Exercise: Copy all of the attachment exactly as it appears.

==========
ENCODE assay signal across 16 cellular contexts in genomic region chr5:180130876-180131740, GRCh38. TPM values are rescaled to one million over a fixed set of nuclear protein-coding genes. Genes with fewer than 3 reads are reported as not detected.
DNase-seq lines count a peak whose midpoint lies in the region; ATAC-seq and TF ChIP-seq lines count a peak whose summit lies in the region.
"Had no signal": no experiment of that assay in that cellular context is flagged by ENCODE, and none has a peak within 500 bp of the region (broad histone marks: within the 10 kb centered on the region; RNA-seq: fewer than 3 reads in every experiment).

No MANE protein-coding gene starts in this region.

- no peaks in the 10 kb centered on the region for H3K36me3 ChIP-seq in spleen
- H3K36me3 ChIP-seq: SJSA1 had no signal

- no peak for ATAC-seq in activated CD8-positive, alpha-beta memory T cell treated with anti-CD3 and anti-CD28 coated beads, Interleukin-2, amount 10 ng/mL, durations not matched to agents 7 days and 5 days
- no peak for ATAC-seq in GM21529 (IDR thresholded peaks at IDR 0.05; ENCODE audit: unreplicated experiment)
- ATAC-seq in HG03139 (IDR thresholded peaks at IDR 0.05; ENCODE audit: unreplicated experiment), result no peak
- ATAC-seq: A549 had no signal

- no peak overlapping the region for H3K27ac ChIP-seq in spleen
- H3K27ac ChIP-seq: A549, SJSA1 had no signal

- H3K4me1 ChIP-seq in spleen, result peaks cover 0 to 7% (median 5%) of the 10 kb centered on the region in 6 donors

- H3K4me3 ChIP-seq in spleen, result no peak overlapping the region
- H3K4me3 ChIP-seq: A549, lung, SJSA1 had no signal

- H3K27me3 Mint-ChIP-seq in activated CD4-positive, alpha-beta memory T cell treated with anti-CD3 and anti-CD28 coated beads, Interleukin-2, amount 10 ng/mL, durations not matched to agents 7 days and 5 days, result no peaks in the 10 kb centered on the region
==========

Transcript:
ENCODE assay signal across 16 cellular contexts in genomic region chr5:180130876-180131740, GRCh38. TPM values are rescaled to one million over a fixed set of nuclear protein-coding genes. Genes with fewer than 3 reads are reported as not detected.
DNase-seq lines count a peak whose midpoint lies in the region; ATAC-seq and TF ChIP-seq lines count a peak whose summit lies in the region.
"Had no signal": no experiment of that assay in that cellular context is flagged by ENCODE, and none has a peak within 500 bp of the region (broad histone marks: within the 10 kb centered on the region; RNA-seq: fewer than 3 reads in every experiment).

No MANE protein-coding gene starts in this region.

- no peaks in the 10 kb centered on the region for H3K36me3 ChIP-seq in spleen
- H3K36me3 ChIP-seq: SJSA1 had no signal

- no peak for ATAC-seq in activated CD8-positive, alpha-beta memory T cell treated with anti-CD3 and anti-CD28 coated beads, Interleukin-2, amount 10 ng/mL, durations not matched to agents 7 days and 5 days
- no peak for ATAC-seq in GM21529 (IDR thresholded peaks at IDR 0.05; ENCODE audit: unreplicated experiment)
- ATAC-seq in HG03139 (IDR thresholded peaks at IDR 0.05; ENCODE audit: unreplicated experiment), result no peak
- ATAC-seq: A549 had no signal

- no peak overlapping the region for H3K27ac ChIP-seq in spleen
- H3K27ac ChIP-seq: A549, SJSA1 had no signal

- H3K4me1 ChIP-seq in spleen, result peaks cover 0 to 7% (median 5%) of the 10 kb centered on the region in 6 donors

- H3K4me3 ChIP-seq in spleen, result no peak overlapping the region
- H3K4me3 ChIP-seq: A549, lung, SJSA1 had no signal

- H3K27me3 Mint-ChIP-seq in activated CD4-positive, alpha-beta memory T cell treated with anti-CD3 and anti-CD28 coated beads, Interleukin-2, amount 10 ng/mL, durations not matched to agents 7 days and 5 days, result no peaks in the 10 kb centered on the region